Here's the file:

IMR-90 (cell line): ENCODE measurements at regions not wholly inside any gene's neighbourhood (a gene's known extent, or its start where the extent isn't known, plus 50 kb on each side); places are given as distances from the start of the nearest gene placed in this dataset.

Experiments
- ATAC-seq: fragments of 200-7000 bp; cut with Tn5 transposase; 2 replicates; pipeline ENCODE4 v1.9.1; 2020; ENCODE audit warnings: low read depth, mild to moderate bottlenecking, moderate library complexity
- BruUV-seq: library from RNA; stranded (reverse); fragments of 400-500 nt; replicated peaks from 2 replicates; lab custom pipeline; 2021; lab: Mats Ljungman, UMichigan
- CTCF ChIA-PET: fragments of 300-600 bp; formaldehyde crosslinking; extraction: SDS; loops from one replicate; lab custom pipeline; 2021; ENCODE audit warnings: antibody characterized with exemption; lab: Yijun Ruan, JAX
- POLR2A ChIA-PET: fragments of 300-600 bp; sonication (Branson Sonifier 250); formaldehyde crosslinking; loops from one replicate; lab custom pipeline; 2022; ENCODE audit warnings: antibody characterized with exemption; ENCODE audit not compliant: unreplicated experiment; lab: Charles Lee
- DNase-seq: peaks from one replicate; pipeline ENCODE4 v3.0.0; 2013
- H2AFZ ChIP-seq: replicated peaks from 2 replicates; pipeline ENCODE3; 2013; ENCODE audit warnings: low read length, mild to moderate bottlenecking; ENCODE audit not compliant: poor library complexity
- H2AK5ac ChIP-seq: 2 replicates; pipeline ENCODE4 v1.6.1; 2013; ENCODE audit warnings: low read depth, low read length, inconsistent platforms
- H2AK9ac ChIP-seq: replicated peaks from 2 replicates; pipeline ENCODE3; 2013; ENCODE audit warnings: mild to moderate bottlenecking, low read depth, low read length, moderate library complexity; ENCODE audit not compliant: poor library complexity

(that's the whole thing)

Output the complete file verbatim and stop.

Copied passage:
IMR-90 (cell line): ENCODE measurements at regions not wholly inside any gene's neighbourhood (a gene's known extent, or its start where the extent isn't known, plus 50 kb on each side); places are given as distances from the start of the nearest gene placed in this dataset.

Experiments
- ATAC-seq: fragments of 200-7000 bp; cut with Tn5 transposase; 2 replicates; pipeline ENCODE4 v1.9.1; 2020; ENCODE audit warnings: low read depth, mild to moderate bottlenecking, moderate library complexity
- BruUV-seq: library from RNA; stranded (reverse); fragments of 400-500 nt; replicated peaks from 2 replicates; lab custom pipeline; 2021; lab: Mats Ljungman, UMichigan
- CTCF ChIA-PET: fragments of 300-600 bp; formaldehyde crosslinking; extraction: SDS; loops from one replicate; lab custom pipeline; 2021; ENCODE audit warnings: antibody characterized with exemption; lab: Yijun Ruan, JAX
- POLR2A ChIA-PET: fragments of 300-600 bp; sonication (Branson Sonifier 250); formaldehyde crosslinking; loops from one replicate; lab custom pipeline; 2022; ENCODE audit warnings: antibody characterized with exemption; ENCODE audit not compliant: unreplicated experiment; lab: Charles Lee
- DNase-seq: peaks from one replicate; pipeline ENCODE4 v3.0.0; 2013
- H2AFZ ChIP-seq: replicated peaks from 2 replicates; pipeline ENCODE3; 2013; ENCODE audit warnings: low read length, mild to moderate bottlenecking; ENCODE audit not compliant: poor library complexity
- H2AK5ac ChIP-seq: 2 replicates; pipeline ENCODE4 v1.6.1; 2013; ENCODE audit warnings: low read depth, low read length, inconsistent platforms
- H2AK9ac ChIP-seq: replicated peaks from 2 replicates; pipeline ENCODE3; 2013; ENCODE audit warnings: mild to moderate bottlenecking, low read depth, low read length, moderate library complexity; ENCODE audit not compliant: poor library complexity